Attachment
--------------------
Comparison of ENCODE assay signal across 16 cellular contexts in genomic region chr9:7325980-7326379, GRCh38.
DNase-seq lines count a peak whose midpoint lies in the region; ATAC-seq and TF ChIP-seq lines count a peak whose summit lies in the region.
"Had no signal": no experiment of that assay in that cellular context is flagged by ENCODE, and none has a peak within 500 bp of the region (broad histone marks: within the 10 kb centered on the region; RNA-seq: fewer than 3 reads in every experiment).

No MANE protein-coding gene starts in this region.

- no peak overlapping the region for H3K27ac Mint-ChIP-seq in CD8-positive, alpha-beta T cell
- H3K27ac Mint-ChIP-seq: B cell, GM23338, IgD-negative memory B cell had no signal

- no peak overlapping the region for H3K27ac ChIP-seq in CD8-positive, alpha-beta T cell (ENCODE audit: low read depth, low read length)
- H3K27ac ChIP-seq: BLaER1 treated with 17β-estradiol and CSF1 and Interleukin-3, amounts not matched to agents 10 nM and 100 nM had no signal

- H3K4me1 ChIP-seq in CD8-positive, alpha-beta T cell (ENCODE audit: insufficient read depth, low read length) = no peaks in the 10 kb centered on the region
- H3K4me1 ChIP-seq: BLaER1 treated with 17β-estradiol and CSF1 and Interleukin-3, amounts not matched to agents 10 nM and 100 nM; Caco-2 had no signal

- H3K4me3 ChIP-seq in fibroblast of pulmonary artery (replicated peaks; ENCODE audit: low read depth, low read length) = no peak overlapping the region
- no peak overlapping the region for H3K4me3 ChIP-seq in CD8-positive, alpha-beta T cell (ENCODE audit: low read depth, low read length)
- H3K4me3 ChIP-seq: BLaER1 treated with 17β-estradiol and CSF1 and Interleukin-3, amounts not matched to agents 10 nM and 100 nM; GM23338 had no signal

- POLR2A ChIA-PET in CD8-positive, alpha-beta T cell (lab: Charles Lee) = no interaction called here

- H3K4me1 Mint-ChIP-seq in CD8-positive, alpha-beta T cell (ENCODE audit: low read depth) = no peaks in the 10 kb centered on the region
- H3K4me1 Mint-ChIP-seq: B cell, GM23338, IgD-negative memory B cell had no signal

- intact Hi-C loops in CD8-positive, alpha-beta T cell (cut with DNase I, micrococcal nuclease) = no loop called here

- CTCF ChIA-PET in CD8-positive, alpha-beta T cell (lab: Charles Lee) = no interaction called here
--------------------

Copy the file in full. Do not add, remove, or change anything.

Comparison of ENCODE assay signal across 16 cellular contexts in genomic region chr9:7325980-7326379, GRCh38.
DNase-seq lines count a peak whose midpoint lies in the region; ATAC-seq and TF ChIP-seq lines count a peak whose summit lies in the region.
"Had no signal": no experiment of that assay in that cellular context is flagged by ENCODE, and none has a peak within 500 bp of the region (broad histone marks: within the 10 kb centered on the region; RNA-seq: fewer than 3 reads in every experiment).

No MANE protein-coding gene starts in this region.

- no peak overlapping the region for H3K27ac Mint-ChIP-seq in CD8-positive, alpha-beta T cell
- H3K27ac Mint-ChIP-seq: B cell, GM23338, IgD-negative memory B cell had no signal

- no peak overlapping the region for H3K27ac ChIP-seq in CD8-positive, alpha-beta T cell (ENCODE audit: low read depth, low read length)
- H3K27ac ChIP-seq: BLaER1 treated with 17β-estradiol and CSF1 and Interleukin-3, amounts not matched to agents 10 nM and 100 nM had no signal

- H3K4me1 ChIP-seq in CD8-positive, alpha-beta T cell (ENCODE audit: insufficient read depth, low read length) = no peaks in the 10 kb centered on the region
- H3K4me1 ChIP-seq: BLaER1 treated with 17β-estradiol and CSF1 and Interleukin-3, amounts not matched to agents 10 nM and 100 nM; Caco-2 had no signal

- H3K4me3 ChIP-seq in fibroblast of pulmonary artery (replicated peaks; ENCODE audit: low read depth, low read length) = no peak overlapping the region
- no peak overlapping the region for H3K4me3 ChIP-seq in CD8-positive, alpha-beta T cell (ENCODE audit: low read depth, low read length)
- H3K4me3 ChIP-seq: BLaER1 treated with 17β-estradiol and CSF1 and Interleukin-3, amounts not matched to agents 10 nM and 100 nM; GM23338 had no signal

- POLR2A ChIA-PET in CD8-positive, alpha-beta T cell (lab: Charles Lee) = no interaction called here

- H3K4me1 Mint-ChIP-seq in CD8-positive, alpha-beta T cell (ENCODE audit: low read depth) = no peaks in the 10 kb centered on the region
- H3K4me1 Mint-ChIP-seq: B cell, GM23338, IgD-negative memory B cell had no signal

- intact Hi-C loops in CD8-positive, alpha-beta T cell (cut with DNase I, micrococcal nuclease) = no loop called here

- CTCF ChIA-PET in CD8-positive, alpha-beta T cell (lab: Charles Lee) = no interaction called here